Gold in the women’s tournament was obtained by team Nona from Batumi, Georgia, that also won all seven competitions. The victory was safe and sound after 6th round when Nona took the lead at 3 points. Nevertheless, they did not slow down in the final round. On the contrary, they prevailed over team SHSM from Russia that was fighting for the silver medal in this very duel. After their defeat, they came off 3rd in overall rankings.

The Georgian girls were even 4 team points ahead off Cercle d’Echecs de Monte-Carlo, the team that was rated top-favorite in the event. The names of world champion Yifan Hou,Anna Muzychuk, Kateryna Lagno, and Almira Skripchenko raised the bar high, but the team was not able to meet the expectations with their verall performance. In the first two rounds, they were utterly defeated by Nona and SHSM. Despite the victories in the last five rounds, they could only obtain the silver medal in the end.

Final Scores

Rk ID Team Fed Games + = Pts MatPnt SB1_MG GamPnt
1 4 Batumi Chess Club “Nona” GEO 7 7 0 0 14 14 108 20.5
2 5 Cercle d’Echecs de Monte-Carlo MNC 7 5 0 2 10 10 104 19
3 8 SHSM Nashe Nasledie RUS 7 4 1 2 9 9 97 18
4 1 Ugra RUS 7 4 0 3 8 8 83.5 17
5 6 SC Bad Konigshofen GER 7 3 1 3 7 7 84 16
6 2 Ladya RUS 7 3 0 4 6 6 83 15.5
7 3 Rishon Letzion ISR 7 1 0 6 2 2 16.5 4.5
8 7 Herzliya Chess Club ISR 7 0 0 7 0 0 0 1.5

In the women’s competition another German team ranked 5th: The SC Bad Königshofen.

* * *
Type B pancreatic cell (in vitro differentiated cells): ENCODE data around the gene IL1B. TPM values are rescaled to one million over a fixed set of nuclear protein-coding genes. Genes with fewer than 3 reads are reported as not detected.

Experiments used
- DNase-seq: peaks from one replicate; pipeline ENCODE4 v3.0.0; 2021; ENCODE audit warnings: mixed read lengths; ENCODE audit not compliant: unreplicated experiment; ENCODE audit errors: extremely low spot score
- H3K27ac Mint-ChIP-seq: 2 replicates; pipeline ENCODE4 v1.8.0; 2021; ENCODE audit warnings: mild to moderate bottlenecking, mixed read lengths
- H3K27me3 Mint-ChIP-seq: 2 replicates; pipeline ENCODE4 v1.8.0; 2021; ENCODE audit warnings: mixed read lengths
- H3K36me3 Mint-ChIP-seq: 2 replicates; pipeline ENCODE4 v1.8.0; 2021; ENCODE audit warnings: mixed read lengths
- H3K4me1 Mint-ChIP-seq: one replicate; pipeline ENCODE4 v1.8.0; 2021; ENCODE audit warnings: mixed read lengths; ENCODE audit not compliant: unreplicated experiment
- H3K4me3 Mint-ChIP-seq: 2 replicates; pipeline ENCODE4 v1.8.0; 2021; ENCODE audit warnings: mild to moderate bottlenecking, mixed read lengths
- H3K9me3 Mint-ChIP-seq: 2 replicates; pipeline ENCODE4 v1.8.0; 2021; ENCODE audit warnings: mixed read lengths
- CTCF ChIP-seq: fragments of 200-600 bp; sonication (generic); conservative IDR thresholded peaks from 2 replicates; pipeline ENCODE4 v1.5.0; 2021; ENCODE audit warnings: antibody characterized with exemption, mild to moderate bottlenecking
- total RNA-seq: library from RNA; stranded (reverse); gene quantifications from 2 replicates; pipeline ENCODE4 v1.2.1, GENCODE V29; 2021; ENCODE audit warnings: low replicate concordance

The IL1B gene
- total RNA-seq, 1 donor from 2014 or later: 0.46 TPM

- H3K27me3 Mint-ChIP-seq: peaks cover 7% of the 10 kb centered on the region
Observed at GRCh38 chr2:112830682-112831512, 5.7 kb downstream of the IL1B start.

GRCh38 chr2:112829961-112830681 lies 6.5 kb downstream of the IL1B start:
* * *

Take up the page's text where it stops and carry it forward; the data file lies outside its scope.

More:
Chess Masters Final

Chess Masters Final

Multiple World Champion Vishy Anand showed his superiority from the very first moment, when he scored three victories in four rounds. Other than the team victors, he was defeated by Levon Aronian in the final round and therefore couldn’t convince all spectators with his overall performance. There is nothing to do but to wait and see whether this, more than likely, last game before his great world championship duel against Magnus Carlsen has lasting impact when facing the ‘chess prodigy’ in Sochi.

Levon Aronian ranked 2nd in the end and remained only undefeated player of the entire event.

Far off with only 5 points was Ruslan Ponomariov who shared 3rd rank with Paco Vallejo who were equal in live-rating score at 2711.0!

Final Scores

 Rank  Name Points
1. Viswanathan Anand 11
2. Levon Aronian 10
3/4. Ruslan Ponomariov 5
3/4. Vallejo Pons 5


More details and further results can be viewed on the official website:

written by Sarah, translated by Birthe

15 Facts About Check You Probably Didn’t Know

Chess players have always been somewhat accused of being smarty-pants. In order to feed on the slightly annoying smartness Chessimo will acquaint you with 15 interesting facts about checkmate today that will definitely be news to your partner in conversation.


+ In 1935, Elias Canetti, Nobel laureate of literature, wrote the novel UTO DA FE. A guy named Fischer is the main character who wants nothing more than becoming chess world champion. Coincidence or visionary gift?

+ Napoleon’s last will? Taking out his heart after his death and safely storing it in a chess table.